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The Prestwould: One-floor living in the city

The Prestwould: One-floor living in the city

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Scott and Nancy Belleman planned on moving back to Richmond’s Fan District once their kids graduated from high school.  They’d lived there as a young couple in the 1980s, and while suburbia had been a good fit for their family, they were looking forward to enjoying an urban lifestyle again.

They didn’t anticipate how hard house-hunting as empty nesters could be.

“We wanted to find something that offered one-floor living,” said Scott, a retired financial planner.  “There weren’t a lot of options in the city in 2008.”

The Bellemans were also fairly specific about the size they were looking for in a new home.  Their house in western Henrico County’s Rosslyn Hills subdivision was 3,600 square feet, and they were unwilling to go below 1,800 square feet in their new home.

They weren’t finding many one-floor living options in that size range, until a person Scott met at an open-house event mentioned the Prestwould.

The Tudor Revival-style Prestwould, which sits on West Franklin Street across from Monroe Park, had been built as a high-rise apartment building in 1929, when luxury apartment living was reaching its highest popularity in Richmond.

“It was designed by Alfred Bossum, who also designed apartments on 5th and Park avenues in New York,” said Chris Small, a real estate broker and president of Small & Associates.  “The Prestwould is very much a New York-style apartment building.”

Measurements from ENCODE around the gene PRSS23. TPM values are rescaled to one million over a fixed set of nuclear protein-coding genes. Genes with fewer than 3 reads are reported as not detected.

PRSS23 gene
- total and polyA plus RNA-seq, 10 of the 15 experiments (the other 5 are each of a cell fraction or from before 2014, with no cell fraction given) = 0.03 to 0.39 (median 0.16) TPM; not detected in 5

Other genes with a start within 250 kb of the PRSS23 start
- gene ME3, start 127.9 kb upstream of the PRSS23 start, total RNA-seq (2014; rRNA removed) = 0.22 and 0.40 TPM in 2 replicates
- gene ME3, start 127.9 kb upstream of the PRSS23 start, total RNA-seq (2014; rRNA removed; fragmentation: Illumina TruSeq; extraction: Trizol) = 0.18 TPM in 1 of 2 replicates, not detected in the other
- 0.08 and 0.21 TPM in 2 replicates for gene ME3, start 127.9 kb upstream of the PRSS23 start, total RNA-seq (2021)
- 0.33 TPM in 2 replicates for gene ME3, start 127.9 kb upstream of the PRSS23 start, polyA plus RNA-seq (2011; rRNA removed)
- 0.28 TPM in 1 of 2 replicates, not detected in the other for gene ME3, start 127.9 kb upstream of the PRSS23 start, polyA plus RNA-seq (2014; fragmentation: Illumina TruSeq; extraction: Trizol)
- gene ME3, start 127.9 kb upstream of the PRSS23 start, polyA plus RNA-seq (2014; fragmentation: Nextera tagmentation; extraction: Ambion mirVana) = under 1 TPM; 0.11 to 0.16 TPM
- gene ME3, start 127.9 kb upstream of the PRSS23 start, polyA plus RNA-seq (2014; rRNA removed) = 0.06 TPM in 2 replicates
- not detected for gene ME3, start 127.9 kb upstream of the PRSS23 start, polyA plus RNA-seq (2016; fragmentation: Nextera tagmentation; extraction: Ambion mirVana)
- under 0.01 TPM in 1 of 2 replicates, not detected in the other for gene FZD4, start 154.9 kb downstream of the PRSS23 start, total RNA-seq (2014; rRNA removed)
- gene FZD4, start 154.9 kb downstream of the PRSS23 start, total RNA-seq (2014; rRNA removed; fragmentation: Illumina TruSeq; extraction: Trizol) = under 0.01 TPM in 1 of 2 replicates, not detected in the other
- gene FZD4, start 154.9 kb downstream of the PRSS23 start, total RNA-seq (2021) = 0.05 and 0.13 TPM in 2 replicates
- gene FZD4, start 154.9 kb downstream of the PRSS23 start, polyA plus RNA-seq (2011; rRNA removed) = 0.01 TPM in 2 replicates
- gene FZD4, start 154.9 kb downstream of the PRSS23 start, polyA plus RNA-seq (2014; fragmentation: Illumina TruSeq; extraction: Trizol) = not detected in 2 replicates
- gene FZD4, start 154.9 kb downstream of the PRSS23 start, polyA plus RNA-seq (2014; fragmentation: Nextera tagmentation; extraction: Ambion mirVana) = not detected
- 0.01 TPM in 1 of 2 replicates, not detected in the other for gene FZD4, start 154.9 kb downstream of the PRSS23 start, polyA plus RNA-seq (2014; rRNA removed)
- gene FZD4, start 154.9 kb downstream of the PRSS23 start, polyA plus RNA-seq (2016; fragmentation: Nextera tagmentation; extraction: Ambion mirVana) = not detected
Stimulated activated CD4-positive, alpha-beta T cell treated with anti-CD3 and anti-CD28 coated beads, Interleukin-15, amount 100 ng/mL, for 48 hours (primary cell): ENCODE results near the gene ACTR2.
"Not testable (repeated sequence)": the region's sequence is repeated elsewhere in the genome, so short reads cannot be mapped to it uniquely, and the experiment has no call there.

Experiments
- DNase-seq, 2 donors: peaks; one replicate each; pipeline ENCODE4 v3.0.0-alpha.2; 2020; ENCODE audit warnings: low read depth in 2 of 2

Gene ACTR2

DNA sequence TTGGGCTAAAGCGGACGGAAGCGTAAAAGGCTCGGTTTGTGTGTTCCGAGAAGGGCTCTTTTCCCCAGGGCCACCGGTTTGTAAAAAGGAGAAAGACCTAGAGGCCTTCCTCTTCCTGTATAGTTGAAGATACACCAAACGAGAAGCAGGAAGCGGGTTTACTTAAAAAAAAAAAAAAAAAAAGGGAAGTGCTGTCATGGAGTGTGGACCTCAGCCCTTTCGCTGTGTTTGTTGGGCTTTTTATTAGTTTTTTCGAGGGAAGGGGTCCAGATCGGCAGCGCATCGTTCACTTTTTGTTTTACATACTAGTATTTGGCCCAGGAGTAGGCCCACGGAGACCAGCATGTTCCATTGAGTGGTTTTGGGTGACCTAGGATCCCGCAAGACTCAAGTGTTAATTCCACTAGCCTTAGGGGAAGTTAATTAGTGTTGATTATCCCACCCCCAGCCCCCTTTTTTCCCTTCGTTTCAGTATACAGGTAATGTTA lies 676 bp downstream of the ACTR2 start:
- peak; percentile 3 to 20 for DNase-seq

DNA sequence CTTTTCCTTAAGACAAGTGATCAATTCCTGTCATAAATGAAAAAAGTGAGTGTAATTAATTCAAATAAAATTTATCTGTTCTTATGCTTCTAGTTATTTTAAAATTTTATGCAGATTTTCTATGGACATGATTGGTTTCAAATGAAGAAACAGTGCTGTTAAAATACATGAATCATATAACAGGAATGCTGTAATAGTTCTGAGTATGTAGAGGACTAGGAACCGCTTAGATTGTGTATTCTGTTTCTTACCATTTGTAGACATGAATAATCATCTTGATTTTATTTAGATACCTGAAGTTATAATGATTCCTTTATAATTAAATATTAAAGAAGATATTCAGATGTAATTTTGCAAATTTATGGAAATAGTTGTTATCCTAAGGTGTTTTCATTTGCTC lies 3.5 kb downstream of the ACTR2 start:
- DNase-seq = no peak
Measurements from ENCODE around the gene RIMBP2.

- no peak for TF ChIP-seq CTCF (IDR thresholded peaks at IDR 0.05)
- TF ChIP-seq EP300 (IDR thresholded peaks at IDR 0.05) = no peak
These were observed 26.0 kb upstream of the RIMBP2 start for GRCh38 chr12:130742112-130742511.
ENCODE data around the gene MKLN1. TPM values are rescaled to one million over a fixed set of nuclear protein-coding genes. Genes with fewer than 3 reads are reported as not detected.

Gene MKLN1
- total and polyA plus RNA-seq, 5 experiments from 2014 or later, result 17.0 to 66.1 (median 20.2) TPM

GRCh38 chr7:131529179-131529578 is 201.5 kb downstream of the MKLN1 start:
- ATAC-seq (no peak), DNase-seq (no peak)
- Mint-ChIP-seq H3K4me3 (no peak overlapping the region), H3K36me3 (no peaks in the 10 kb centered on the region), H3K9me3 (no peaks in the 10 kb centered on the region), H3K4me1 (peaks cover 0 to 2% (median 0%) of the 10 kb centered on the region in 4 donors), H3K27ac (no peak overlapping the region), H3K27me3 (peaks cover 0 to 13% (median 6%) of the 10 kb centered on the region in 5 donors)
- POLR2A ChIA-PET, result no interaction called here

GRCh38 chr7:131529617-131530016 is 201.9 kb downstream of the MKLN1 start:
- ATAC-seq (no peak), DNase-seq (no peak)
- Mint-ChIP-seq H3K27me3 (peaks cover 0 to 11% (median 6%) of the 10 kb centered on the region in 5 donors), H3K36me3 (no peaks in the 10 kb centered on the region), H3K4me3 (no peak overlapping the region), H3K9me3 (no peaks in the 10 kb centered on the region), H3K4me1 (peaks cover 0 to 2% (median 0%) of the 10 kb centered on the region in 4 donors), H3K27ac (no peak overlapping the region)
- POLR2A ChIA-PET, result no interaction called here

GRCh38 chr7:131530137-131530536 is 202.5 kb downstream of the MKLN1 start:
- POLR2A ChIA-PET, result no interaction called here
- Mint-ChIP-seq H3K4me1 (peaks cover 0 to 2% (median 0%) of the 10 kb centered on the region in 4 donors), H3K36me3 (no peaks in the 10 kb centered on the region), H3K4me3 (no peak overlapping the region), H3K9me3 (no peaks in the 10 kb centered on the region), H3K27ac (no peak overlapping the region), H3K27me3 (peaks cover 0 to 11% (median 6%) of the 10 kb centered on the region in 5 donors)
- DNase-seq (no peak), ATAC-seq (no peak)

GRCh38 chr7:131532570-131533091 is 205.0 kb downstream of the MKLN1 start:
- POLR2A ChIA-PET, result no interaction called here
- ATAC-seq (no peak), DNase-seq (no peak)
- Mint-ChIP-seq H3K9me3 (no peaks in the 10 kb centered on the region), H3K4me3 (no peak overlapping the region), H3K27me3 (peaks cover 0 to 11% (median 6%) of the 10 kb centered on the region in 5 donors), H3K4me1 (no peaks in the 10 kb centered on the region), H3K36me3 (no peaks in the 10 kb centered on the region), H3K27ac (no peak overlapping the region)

The building prospered as luxury apartments until the early 1980s, when the Richmond-based Covington Co. bought it and converted it to condominiums.  Today, it has 55 units.

“It’s the closest thing Richmond has to a doorman building,” Small said.  “They have a desk attendant, and the staff makes day-to-day life quite pleasant.”

The Bellemans visited the Prestwould and discovered it met their needs for low-maintenance, one-floor living in a vibrant urban setting.

They bought a 2,270-square-foot unit and undertook a renovation that included adding central air conditioning and converting the maid’s room into a pantry.  They moved in in 2011 and haven’t regretted their decision since.

“We can walk to 20 great restaurants,” Belleman said.  “I used to drive 13,000 to 14,000 miles a year.  Now, I drive 8,000 because everything is so central.”

The Bellemans aren’t the only baby boomers heading back into the city. 

“We call them suburban flight people,” Small said.  “They like to go to nice restaurants with sophisticated wine lists and live in walkable neighborhoods.”

Small estimates that baby boomers returning to the city represent 25 to 35 percent of his sales.  And many of them are looking for the scenario that the Bellemans found in the Prestwould:  spacious, one-floor living that is accessible via an elevator.

Some new infill developments in the city have elevators, but they remain relatively rare.

“I see more willingness to install elevators in new construction or major renovations in multi-family buildings,” Small said.  “But large, commercial elevators cost a lot of money.”

That’s one of the reasons buyers are attracted to the Prestwould, Small says.

Another, less obvious appeal to potential buyers:  the building’s financial and structural stability.

“The condo association has worked diligently to put it in a strong position with strong reserves,” Small said.  “And the building is in the best shape it’s been in in 60 years.”

Condo stats and sales

Units in the Prestwould range from 650 square feet to more than 5,000 square feet, but the majority are 1,800 to 2,200 square feet.

In recent years, condo sales in the building have been fairly rare.

“There have been a few private sales in the last 12 months,” Small said.  “But there has been only one that was listed and sold through MLS in the last 16 months.”

Compared to that relative drought, there’s a deluge of listings now, with three units on the market at a broad range of price points.

The lowest-priced unit, with 1,635 square feet of living space, is listed for $399,950.  The middle-priced unit, with 2,191 square feet of living space, is listed for $565,000.  And a 2,194-square-foot penthouse unit is on the market for $949,900.

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